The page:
The Republic of Brazil in Crisis: how the bankers will defeat the state of Rio de Janeiro

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The financial crisis currently faced by Brazilian state governments has its roots in the political instability created by the impeachment of president Dilma since the end of 2014. Therefore, the federal government should be responsible for the high unemployment and poor income of all.

In the case of states that have combined revenues from regular income taxes with royalties received from oil&gas exploration the situation has worsened (Table 1).

Table 1 – Main revenues of the state of Rio de Janeiro since 2013

R$ Bi 2013 2015 3Q2016
RJ regular income revenue (FPE) 5,0 3,2 1,4
Royalties 3,0 2,3 1,3

Source: SRF

The first set of liberal reforms announced after the “coup of the corrupted” currently mature in the parliament – the strategy has been to approve each item separately, beginning with fiscal contraction impositions for state governors. Meanwhile, new retirement/pension rules are currently in the oven and will be ready to be presented to the national congress after the sunrise of the next year.

In other words, the financial interests that support the Brazilian coup should be satisfied with the immense amount of money of the federal budget that will be soon ready to be converted to debt services (higher interest rates and more debt). Please notice that the inflation in Brazil has been significantly reduced and the time price of Reais is yet among the highest in the world.

At the same time, the privatization/concession program, presented as the solution for unemployment, actually is in its course to attract foreign investments. The neoliberals think they will do that by mixing opportunities raised by the federal government (logistics and energy) with others led, directly or not, by the state governors (sewage, public lighting, solid waste).

One could think its ok for a two years non-democratic government agenda. But it is not. The financial interests look at something equally valuable. The major banks and its political operators are looking at the royalties that the pre-salt oil reserves will provide in the next 10 years.

As we will argument in the present paper, the conflicts of interest between state government and those of the installed political group are obvious and material. We will argument that this conflict of interests pushes the Brazilian coup to another phase, which includes the political submission of non-allied state governments by the same means adopted to produce the impeachment of Dilma (an alliance between mass media Cos, banks and the federal police [Pinto (2015)]).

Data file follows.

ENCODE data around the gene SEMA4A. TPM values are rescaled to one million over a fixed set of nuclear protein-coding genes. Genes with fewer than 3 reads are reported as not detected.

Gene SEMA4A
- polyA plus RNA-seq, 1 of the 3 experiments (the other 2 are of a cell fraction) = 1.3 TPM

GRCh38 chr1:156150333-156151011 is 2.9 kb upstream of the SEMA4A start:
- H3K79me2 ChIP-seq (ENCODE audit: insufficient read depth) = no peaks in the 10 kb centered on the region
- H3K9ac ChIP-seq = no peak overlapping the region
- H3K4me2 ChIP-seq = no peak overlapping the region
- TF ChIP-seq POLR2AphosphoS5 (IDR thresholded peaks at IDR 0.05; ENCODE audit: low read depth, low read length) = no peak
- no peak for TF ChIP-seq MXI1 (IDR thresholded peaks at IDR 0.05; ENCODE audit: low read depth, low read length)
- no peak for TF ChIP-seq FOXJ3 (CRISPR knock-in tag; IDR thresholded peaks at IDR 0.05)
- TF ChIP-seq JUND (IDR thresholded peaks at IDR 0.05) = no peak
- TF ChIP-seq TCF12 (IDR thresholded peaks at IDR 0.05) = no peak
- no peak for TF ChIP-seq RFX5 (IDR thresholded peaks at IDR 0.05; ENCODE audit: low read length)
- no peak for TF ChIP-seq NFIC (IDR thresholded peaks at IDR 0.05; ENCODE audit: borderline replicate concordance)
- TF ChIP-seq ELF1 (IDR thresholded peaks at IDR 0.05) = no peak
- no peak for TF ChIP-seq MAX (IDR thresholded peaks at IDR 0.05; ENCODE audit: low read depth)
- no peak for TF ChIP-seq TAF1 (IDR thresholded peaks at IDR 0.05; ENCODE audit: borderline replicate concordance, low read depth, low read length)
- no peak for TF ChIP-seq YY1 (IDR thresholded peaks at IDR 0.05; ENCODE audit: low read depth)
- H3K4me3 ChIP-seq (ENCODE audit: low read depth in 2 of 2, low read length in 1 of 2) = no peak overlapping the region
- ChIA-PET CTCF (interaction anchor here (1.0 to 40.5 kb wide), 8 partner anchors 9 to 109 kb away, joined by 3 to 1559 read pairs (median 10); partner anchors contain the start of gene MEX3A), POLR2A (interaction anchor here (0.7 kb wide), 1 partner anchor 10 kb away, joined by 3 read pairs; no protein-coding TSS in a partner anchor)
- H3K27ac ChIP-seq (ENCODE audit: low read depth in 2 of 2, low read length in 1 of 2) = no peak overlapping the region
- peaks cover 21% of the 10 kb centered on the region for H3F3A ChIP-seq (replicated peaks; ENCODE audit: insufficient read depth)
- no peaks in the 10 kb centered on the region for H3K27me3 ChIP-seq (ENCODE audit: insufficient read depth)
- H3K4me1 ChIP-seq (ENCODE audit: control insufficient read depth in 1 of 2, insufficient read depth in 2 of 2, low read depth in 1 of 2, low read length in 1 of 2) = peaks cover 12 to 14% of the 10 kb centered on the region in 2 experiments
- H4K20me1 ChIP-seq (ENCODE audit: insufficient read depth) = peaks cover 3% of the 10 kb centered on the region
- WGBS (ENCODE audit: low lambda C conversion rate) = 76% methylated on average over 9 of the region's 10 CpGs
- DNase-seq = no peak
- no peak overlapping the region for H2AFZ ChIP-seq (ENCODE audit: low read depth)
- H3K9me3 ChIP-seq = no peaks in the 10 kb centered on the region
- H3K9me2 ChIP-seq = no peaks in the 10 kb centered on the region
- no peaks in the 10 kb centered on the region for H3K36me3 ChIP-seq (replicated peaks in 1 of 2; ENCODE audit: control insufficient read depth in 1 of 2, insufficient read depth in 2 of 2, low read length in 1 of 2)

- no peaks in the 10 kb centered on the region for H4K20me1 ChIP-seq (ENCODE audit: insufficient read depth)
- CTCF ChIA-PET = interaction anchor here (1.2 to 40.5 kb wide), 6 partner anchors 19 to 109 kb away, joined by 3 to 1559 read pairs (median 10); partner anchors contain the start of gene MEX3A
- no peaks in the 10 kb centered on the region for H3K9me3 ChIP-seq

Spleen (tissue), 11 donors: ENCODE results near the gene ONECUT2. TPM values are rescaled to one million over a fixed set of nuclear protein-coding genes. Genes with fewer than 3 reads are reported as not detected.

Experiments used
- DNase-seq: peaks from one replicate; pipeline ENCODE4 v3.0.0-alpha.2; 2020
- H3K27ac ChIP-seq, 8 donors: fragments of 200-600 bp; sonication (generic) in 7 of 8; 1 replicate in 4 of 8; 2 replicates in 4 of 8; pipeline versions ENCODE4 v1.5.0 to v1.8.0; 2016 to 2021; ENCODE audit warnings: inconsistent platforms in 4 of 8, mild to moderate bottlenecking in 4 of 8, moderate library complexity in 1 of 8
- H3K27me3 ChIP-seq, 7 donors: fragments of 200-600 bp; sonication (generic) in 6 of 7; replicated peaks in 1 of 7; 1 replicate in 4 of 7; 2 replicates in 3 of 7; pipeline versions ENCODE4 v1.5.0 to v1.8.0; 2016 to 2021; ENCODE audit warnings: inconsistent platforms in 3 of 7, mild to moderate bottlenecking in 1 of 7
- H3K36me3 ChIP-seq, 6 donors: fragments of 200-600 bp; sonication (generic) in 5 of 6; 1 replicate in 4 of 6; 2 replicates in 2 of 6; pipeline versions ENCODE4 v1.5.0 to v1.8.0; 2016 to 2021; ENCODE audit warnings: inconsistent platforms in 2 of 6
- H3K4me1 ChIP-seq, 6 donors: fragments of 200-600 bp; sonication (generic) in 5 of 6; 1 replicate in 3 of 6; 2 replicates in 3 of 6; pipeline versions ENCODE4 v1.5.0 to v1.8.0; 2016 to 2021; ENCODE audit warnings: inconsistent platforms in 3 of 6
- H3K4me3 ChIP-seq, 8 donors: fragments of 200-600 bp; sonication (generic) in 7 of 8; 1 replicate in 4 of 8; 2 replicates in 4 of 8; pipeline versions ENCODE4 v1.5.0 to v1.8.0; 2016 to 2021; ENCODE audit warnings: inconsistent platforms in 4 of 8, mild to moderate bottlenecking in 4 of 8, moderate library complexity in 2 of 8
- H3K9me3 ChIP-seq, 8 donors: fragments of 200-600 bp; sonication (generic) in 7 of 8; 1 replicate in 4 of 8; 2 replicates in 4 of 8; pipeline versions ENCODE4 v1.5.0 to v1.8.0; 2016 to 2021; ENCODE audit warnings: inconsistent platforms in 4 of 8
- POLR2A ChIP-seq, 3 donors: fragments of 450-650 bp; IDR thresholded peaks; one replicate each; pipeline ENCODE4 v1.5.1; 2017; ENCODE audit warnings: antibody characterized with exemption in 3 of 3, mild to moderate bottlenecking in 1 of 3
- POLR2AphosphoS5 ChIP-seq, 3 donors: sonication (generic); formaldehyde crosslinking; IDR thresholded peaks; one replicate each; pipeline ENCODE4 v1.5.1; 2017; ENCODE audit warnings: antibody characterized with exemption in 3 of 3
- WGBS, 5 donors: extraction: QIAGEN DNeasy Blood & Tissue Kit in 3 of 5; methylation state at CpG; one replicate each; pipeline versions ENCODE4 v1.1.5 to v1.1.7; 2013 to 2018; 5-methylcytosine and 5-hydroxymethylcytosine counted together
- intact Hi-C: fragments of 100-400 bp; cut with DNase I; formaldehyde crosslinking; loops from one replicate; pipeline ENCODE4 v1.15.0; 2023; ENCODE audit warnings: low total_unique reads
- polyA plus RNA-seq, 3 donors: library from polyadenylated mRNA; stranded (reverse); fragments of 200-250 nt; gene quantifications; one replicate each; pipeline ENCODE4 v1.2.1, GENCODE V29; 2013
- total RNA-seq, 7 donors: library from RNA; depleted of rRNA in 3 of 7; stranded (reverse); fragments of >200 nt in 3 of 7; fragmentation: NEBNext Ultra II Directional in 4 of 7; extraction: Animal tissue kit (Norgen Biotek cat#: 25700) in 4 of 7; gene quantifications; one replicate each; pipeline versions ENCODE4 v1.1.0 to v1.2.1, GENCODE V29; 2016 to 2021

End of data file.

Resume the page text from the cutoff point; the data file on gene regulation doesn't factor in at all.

1. Royalties from pre-salt oil reserves: the Rio de Janeiro state share

Oil companies pay royalties to governments to compensate negative externalities that the industry brings to the territories and their people. These royalties, in the Brazilian case, are distributed among the federal, state and local levels, according to Table 2.

Table 2 – Royalties rates on oil production after financial adjustments

 
Confronting states
Municipalities with P&G facilities
Confronting municipalities
Navy
Special fund
Min. Science  Technology
Until 5%
30%
10%
30%
20%
10%
0
After 5%
22,5%
7,5%
22,5%
15%
7,5%
25%
Note: The royalties distribution rules classifies the municipalities by zones of impact: principal, secondary and boundaries. The main zone is a set of municipalities with oil production or facilities in its territory. The secondary zone encompasses the territories traversed by gas or oil pipelines.

Source: Cipeg (2016)

Under the current rules the amount of royalties is calculated based on three variables: exchange rates to US dollar, oil international prices and the oil gas production. When production and prices rise, there is an increase the amount of royalties. But when Reais devaluate, decrease the sum of money.

The Brazilian production can be examined in Figure 1. The state of Rio de Janeiro contributes with crescent rates due to the ramp-up in the exploitation of the pre-salt reserves in its territorial domain. In December 2015 the Rio de Janeiro state accounted for more than 60% of the total oil production in the country.

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Source: Cipeg (2016)

Nevertheless the recent increment in the oil&gas production, the international prices have been depressed due to the persistent low growth world scenario since the ignition of the international financial crisis in 2008 (Figure 2).

figura-2

Source: Cipeg (2016)

Because of the international oil prices drop, the Brazilian states and municipalities lost one third of its royalties revenues (R$ 20,9 Bi to R$ 14,1 Bi) in 2015. Notice that the São Paulo and Bahia states benefited while others have not (Table 3). The Rio de Janeiro state corresponds to 35% of total which explains why it is among those which suffered the most.